But the part that was most interesting to me was (apologies to JL, the book is back at the library, so I'm paraphrasing now) how the whole experiment reduced her autonomy and sense of personal power. She said something about how it's your power to buy things that make you an autonomous person in this culture, and being autonomous makes you an adult. Sometimes she said she felt like a child - for example when someone would ask her to a movie and she would say "I'm not buying anything." and they would say "I'll buy!" Then she'd have to choose to forgo the movie, or to, child-like, allow her friend to buy for her. Anyway, ultimately, it seemed to me that it was not the stuff (or even experiences) that she missed, but the power that the stuff and the ability to experience gave her.
This week, I'm reading Kushner's Living a Life that Matters: Resolving the conflict between conscience and success. It's not giving me what I hoped, which is ammunition (I wrote that word, took it out and then wrote it again, because that IS what I mean) for a sermon I want to write soon about how the best way to tithe is to give it all away and follow Jesus, and how the second best way is to give ten percent (yes, that IS before taxes, bucko) of your money to the church, because if you're doing a certain amount of harm by your job in corporate america, you might as well try to do a certain amount of good, too. And by "a certain amount," I mean about 8 percent more than you're doing now.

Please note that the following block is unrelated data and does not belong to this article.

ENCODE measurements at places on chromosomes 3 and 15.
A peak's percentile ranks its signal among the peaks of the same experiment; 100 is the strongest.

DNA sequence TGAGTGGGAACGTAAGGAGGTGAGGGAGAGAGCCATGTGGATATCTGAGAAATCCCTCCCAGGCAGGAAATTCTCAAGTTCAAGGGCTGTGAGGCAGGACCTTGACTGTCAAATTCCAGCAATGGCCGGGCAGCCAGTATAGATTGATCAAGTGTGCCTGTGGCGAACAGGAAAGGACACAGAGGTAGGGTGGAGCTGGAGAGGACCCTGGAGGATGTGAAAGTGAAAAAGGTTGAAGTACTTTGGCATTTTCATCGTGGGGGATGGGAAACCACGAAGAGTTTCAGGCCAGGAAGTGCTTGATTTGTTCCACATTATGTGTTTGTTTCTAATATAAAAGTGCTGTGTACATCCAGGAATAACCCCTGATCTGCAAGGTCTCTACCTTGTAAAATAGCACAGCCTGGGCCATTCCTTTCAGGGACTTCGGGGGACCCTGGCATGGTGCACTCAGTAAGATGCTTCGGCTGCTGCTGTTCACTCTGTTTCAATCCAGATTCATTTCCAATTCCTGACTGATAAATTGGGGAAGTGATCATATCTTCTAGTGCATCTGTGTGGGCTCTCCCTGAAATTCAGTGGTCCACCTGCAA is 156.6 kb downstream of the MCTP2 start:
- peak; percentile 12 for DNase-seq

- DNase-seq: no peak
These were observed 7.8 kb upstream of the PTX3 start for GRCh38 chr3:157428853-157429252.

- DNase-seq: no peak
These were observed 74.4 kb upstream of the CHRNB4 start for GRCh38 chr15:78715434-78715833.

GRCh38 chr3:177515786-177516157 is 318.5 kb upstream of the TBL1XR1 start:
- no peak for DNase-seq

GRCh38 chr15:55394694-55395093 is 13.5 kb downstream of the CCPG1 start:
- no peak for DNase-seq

Anyway, the book's not helping me with that, but as you'd expect if you've read any Kushner it's got loads of good little stories and a few helpful insights. And here I find myself reading about power again. He's talking about how victims of crimes often speak of the "shame" they feel, which used to shock him. He says:
What did they have to be ashamed of? They were innocent victims! Only recently did I come to understand them. The shame they felt was the shame of powerlessness...
Kushner's theory (which I appreciate in theory, but thankfully have never had to implement) is that by giving the victim a chance to speak, they can reclaim their power.
These are two such different ways of talking about power, yet there's something about them that feels the same to me. For both authors, there has been a power imbalance, and there is a clear path to walk, which will restore the balance. Consumerism and forgiveness don't at first glance seem to have anything in common. But Levine knows that all she has to do is buy her own ticket and balance will be restored, Kushner knows that all it takes is telling the story and hearing the admission of guilt for the same to happen.
If you read this blog at all regularly, you know that my husband has muscular dystrophy. That means that his muscles are weak, so even a little cough can really lay him out. And this thing he's got going on for the last week and a half is not just a little cough. We've tried consumerism - bought bottles of zinc, boxes of kleenex, cab rides to xrays. We've tried kindness - we wash our hands with lavender soap, we take a lot of naps and drink a lot of tea.
But really, we're powerless here. Levine and Kushner do have it right that being powerless fills you with the helpless rage of children tantruming at the candy store. No wonder it's so depressing being this kind of sick. Because unlike in the books, there's no imbalance here that is easily remedied. This virus will just have to run its course. We will do the things we know how, but they will not tip the scales. Only time can do that.